It was a two-edged sword: women resented not being automatically assigned the 'hard' political stories the way men were. Perhaps never would a male reporter -- not even a trainee -- be sent to cover a 'rose show', just the same way that a photograph of such a show would never show a male looking at the roses. At the same time, women pointed out that many of the so-called 'soft' stories that were looked down upon, for eg, the human interest stories, the environment / health / education beats assigned to them, required more legwork, for one had to visit the site and speak to a number of people, while political stories often originated from routine encounters with politicians.
The complexity arose when it became clear that despite this caste system (which existed everywhere, including the bureaucracy, as Magsaysay Award winner Aruna Roy said in her inaugural address), many women who took their profession seriously, chose the 'soft' beats. Cabinet reshuffles or Mantralaya intrigues just didn't interest them as much as starving tribals in Melghat or the unchanging criteria by which poverty lines continue to be calculated.
The shrinking space for such 'soft' stories was a great cause for concern, seen as a result of increasing commercialisation of the media. (again, to quote Aruna Roy, 70 per cent of India occupied barely any space in the press). At the same time, other 'soft' stories: eg, Page 3 glamour stuff, was occupying more and more space. The fallout of this extended to working conditions: female TV journalists complained that they were asked to look 'presentable' before being sent on an assignment, while if they happened to be good-looking, they simply didn't get sent, but instead were made the anchor / newsreader.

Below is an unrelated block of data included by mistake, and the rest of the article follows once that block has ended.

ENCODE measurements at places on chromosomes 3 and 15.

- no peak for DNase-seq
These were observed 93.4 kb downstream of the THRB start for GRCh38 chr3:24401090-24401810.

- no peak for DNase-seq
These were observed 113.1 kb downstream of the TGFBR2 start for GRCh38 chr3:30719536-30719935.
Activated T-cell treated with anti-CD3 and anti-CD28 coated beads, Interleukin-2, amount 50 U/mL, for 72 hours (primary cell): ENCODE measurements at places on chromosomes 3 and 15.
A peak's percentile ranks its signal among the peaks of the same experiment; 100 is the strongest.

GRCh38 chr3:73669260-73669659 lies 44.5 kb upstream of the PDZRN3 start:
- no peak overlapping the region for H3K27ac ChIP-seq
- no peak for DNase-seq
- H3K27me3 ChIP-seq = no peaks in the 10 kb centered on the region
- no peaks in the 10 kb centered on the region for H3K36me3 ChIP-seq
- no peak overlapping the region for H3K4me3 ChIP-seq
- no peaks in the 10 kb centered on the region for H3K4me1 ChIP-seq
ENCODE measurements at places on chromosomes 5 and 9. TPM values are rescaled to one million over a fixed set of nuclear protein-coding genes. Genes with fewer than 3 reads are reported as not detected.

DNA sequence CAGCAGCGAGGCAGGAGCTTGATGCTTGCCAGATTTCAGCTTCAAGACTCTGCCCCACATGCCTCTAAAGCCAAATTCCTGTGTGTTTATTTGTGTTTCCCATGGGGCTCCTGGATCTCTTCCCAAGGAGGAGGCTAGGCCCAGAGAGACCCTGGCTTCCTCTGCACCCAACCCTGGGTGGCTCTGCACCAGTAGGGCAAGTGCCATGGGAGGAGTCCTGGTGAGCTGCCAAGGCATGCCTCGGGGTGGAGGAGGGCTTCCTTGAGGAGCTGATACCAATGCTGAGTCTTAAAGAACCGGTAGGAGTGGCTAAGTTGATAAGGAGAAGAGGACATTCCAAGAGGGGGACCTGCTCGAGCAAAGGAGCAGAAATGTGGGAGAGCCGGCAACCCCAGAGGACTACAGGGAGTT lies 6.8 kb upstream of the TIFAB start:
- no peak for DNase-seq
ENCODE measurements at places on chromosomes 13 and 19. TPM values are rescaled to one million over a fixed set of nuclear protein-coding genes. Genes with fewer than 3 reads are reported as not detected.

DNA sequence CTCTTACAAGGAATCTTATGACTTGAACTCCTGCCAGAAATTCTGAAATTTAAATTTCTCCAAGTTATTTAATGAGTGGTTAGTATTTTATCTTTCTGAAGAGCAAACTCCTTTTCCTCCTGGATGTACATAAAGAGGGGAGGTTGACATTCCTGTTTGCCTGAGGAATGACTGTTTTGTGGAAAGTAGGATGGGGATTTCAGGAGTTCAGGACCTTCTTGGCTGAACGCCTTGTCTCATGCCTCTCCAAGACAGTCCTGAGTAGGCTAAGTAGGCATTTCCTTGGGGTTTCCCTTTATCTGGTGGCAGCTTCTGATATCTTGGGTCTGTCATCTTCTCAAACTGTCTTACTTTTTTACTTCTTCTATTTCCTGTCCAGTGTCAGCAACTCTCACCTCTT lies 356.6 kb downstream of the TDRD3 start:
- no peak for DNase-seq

If this sounds like 'you can't please women, whatever you do', take a look at their working conditions, specially in the Indian language press: no salaries for months, no separate toilets, no night shifts because of hostel timings (which meant no promotions), sexual propositions from the boss just when promotions are due, pay day becoming 'Terror Day' because of the drunken orgies by male colleagues (this stopped when more women were employed in that particular paper), daily wages with no weekly offs for TV reporters.
So is the NWM going to change all this? Primarily, it will fulfill the need to reach out and end the isolation many mediawomen, specially those outside the main metropolitan media centres, spoke about to freelance journalist Ammu Joseph when she wrote her book Women in Journalism - Making News, (The Media Foundation/Konark Publishers, 2000). The book was the catalyst for the three regional workshops of mediawomen held over the last year in Bangalore, Jaipur and Shillong.
The Delhi meet was the culmination of these. Already, the informal collectives set up over the last year after these workshops, have made a difference. Kerala mediawomen reported their higher visibility now in the Kerala Union of Working Journalists after they discovered that the state level committee had not a single woman member. But the NWM will not replace existing journalists' unions.
Women hope that it will act as a support group for victimised mediawomen as well as a pressure group on existing institutions, which are supposed to protect women's rights but rarely do. The small but important achievements made by the informal collectives show the direction which the NWM will have to take -- and avoid. In some states, the workshops provoked a severe backlash against the participants because their proceedings were reported extensively in the main newspapers; in others, the gap between the English and the Indian language journalists gradually reduced.
The most significant gain perhaps was the end of the isolation of NE mediawomen. Incidentally, their experiences revealed not only the peculiar problems faced by the media in an insurgency-riven region, but also that men and women there not only faced the same problems but also supported one another. Will that ever happen all over India?